Book review: The Truth About the Harry Quebert Affair – I love France #111


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The Truth About the Harry Quebert Affair

The Truth About the Harry Quebert Affair

I won this book on Books And Reviews.
The book was mailed to me
by Viking/Penguin Press

I was in no way compensated
for this post as a reviewer,
and the thoughts are my own.
The Truth About the Harry Quebert Affair
Joel Dicker
Translated form the French
by Sam Taylor


Publisher: Penguin Press
Release Date: May 27, 2014

ISBN:  978-0143126683
Pages: 656

Thriller / Literary Fiction 

Source: Received
from the publisher
through Books And Reviews


Buy the Book


This book counts for the following Reading Challenges:

         New author challenge   my-kind-of-mystery-2014   


new eiffel 5

Here is finally my review about this awesome novel. I will try my best to convey my enthusiasm about it.
The main plot seems simple enough: Nola, 15, disappears one day from a small place,
Somerset, New Hampshire. The famous writer Harry Quebert seems to be involved. His student and friend Marcus Goldman decides to lead his own investigation to try to clear his friend’s name. Nothing too exciting if you stop here. But there’s so much more to The Truth About the Harry Quebert Affair.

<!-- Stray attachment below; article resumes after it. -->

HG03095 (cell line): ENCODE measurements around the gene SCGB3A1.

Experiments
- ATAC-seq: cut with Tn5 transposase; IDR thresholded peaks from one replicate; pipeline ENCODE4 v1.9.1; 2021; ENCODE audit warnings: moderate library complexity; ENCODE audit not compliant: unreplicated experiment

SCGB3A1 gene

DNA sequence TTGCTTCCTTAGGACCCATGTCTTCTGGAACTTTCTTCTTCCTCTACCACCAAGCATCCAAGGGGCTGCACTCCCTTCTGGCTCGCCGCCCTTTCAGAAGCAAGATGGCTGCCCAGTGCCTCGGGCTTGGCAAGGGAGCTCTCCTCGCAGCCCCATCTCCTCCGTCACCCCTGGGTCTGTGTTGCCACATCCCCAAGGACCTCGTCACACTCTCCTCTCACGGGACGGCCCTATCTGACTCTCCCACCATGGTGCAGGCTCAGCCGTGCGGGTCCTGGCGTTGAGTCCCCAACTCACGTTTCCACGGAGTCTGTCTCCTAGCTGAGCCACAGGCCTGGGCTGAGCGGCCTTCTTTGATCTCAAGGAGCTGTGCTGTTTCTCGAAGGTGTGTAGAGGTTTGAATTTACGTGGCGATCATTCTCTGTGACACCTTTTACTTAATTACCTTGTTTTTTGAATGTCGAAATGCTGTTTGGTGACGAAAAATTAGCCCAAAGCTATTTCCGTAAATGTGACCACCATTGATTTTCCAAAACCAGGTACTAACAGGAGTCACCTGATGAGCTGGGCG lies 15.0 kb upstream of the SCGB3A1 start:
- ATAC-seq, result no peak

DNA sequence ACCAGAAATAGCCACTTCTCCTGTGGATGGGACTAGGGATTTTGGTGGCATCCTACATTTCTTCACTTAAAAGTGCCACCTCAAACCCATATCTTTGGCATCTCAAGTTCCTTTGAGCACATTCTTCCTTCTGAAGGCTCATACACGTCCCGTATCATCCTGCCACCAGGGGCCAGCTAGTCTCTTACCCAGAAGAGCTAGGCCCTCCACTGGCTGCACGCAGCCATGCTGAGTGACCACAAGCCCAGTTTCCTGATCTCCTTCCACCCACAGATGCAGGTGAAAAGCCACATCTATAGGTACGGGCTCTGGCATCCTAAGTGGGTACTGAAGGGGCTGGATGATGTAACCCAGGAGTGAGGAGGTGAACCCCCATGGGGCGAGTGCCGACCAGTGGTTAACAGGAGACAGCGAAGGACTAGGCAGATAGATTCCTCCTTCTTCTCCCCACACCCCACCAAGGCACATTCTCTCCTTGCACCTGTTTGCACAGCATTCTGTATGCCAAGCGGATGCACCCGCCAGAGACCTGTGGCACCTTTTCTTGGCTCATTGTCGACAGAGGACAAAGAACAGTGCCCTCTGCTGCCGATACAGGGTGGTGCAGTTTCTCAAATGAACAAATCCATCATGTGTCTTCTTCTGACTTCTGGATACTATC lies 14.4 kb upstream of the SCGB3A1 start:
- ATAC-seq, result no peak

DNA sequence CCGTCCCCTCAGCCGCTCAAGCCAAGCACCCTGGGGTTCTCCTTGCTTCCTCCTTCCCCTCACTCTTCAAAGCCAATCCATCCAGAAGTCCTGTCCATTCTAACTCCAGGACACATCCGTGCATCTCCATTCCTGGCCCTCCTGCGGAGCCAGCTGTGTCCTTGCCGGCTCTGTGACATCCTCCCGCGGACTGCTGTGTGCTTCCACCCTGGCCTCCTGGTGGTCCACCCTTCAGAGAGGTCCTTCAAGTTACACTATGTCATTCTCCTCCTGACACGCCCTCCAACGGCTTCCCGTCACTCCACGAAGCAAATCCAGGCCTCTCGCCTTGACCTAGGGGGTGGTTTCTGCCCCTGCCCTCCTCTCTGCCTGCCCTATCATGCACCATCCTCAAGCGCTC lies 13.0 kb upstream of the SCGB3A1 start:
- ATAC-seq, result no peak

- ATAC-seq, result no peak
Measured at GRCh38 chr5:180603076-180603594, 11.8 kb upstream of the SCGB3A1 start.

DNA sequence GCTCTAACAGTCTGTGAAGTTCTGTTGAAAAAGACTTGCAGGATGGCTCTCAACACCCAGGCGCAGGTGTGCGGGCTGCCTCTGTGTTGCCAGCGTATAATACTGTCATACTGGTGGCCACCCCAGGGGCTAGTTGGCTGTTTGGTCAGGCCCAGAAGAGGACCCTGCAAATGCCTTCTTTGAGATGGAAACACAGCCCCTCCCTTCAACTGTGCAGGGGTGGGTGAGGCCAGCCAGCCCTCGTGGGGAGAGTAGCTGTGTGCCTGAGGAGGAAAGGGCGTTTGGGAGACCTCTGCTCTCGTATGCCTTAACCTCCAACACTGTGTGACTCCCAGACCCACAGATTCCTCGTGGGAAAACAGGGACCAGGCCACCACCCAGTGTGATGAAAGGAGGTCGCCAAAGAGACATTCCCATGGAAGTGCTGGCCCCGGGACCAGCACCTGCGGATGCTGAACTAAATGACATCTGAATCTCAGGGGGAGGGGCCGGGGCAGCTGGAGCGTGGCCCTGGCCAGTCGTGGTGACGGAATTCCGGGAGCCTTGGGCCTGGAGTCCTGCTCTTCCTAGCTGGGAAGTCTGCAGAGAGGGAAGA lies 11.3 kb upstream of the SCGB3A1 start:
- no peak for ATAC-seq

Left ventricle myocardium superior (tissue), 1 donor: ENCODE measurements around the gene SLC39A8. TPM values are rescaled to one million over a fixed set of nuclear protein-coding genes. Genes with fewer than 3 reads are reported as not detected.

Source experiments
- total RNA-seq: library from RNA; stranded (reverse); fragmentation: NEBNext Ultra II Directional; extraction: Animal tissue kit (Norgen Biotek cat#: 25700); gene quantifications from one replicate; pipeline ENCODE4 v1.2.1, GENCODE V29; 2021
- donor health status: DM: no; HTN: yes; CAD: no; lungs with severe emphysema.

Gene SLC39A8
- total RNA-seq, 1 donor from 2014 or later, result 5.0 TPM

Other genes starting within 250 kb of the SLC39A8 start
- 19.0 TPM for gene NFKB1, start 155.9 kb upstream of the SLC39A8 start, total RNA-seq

The novel/thriller is at the same time a reflection on the art of writing, based on the advice received by Marcus from Harry, his mentor. So for instance, each chapter begins with a short advice on how to write, as Marcus just faced a major writer block after his first successful novel.

Connected with that, the structure of the book is super well done and original: you basically go backwards in time:

  1. Part One: Writer’s Disease (Eight Months Before the Book’s Publication) – it starts with chapter 31 and goes down to chapter 15
  2. Part Two: Writer’s Cure (Writing The Book) – from chapter 14 to 6
  3. Part Three: Writer’s Heaven (The Book’s Publication) – from chapter 5 to 1
  4. The Epilogue is about One Year After the Book’s Publication

The plot itself thickens as we go along, and the characters, particularly Nola’s, become much more complex than at first look. There’s so much more involved that you first thought.There are many colorful characters, so well developed.